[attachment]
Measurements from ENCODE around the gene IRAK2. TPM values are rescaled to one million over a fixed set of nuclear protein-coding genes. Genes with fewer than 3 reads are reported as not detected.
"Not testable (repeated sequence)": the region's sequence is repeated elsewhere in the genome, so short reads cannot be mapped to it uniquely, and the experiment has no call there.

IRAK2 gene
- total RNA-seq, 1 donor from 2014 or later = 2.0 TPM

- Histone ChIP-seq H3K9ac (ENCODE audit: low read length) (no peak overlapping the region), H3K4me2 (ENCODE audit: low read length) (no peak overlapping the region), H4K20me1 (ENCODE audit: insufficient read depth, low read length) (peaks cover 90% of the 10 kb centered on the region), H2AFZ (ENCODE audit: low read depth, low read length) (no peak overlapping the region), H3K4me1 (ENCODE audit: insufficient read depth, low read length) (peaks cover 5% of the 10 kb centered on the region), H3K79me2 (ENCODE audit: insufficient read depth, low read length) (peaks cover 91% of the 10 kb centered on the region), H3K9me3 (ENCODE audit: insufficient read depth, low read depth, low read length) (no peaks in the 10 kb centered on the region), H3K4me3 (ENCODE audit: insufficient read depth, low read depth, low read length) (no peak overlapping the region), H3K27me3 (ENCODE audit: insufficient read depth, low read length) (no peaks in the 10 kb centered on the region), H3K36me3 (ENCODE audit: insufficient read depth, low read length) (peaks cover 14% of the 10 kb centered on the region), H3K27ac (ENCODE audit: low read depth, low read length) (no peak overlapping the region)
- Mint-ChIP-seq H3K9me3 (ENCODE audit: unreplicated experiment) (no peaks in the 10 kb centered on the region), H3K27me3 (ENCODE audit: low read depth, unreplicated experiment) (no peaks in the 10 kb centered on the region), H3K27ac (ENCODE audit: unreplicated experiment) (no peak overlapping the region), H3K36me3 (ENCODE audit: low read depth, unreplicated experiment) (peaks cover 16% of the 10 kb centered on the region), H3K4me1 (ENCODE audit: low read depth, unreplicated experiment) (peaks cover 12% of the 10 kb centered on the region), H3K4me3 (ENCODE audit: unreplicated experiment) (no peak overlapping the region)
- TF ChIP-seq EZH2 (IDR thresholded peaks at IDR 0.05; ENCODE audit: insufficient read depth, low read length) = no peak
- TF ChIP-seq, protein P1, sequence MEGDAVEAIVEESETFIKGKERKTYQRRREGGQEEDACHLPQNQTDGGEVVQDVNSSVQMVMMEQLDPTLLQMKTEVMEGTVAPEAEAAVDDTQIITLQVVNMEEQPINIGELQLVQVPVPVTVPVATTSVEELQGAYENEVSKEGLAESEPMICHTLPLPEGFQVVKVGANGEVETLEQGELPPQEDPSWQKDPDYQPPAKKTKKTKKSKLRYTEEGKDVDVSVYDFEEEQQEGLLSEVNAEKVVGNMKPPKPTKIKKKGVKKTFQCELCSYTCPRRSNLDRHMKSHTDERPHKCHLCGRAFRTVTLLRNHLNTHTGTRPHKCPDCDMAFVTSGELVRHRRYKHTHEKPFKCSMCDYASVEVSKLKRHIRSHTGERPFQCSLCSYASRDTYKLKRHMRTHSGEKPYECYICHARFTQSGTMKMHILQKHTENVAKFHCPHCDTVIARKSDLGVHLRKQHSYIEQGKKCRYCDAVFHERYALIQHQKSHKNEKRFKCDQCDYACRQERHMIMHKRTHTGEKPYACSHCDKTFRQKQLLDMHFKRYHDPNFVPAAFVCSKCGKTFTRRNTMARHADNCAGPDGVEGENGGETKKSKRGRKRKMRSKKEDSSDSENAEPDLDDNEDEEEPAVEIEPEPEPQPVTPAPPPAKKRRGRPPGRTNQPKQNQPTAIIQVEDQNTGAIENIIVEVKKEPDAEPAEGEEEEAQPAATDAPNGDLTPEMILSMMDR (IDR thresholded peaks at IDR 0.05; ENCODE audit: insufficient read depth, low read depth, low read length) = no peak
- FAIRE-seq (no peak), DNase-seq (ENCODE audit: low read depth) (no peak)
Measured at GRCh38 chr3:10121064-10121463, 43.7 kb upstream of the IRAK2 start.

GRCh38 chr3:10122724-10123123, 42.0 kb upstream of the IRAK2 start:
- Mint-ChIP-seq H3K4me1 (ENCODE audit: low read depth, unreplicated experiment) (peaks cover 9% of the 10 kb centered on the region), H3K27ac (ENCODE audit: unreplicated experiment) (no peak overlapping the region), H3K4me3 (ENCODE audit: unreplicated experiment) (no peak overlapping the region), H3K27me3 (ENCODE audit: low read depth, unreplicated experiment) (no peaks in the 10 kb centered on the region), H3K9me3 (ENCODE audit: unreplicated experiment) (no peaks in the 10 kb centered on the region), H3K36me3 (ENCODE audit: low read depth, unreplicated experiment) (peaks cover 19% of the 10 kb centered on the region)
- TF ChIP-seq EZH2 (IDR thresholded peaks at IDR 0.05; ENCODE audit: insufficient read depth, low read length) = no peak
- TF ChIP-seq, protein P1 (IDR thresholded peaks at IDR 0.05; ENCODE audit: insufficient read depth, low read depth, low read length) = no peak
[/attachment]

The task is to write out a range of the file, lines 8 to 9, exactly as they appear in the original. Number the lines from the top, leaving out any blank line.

- TF ChIP-seq, protein P1, sequence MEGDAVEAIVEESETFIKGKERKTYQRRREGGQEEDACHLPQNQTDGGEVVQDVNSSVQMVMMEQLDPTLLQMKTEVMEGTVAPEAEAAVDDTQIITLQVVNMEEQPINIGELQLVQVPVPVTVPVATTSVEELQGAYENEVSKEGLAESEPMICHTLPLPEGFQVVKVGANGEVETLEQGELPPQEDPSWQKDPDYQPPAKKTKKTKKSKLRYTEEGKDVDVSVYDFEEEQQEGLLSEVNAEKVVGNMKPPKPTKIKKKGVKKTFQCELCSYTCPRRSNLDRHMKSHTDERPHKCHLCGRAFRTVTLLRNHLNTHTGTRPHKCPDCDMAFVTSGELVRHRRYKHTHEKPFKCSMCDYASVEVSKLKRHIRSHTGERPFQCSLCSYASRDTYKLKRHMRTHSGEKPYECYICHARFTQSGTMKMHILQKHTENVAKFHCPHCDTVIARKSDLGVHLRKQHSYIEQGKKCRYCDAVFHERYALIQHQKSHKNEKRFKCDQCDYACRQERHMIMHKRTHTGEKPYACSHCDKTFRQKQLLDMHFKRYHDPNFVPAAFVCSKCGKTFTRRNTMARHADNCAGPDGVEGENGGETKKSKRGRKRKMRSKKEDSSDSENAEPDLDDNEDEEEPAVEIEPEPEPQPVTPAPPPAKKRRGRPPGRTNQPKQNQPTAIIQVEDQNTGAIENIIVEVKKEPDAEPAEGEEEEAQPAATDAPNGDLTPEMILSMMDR (IDR thresholded peaks at IDR 0.05; ENCODE audit: insufficient read depth, low read depth, low read length) = no peak
- FAIRE-seq (no peak), DNase-seq (ENCODE audit: low read depth) (no peak)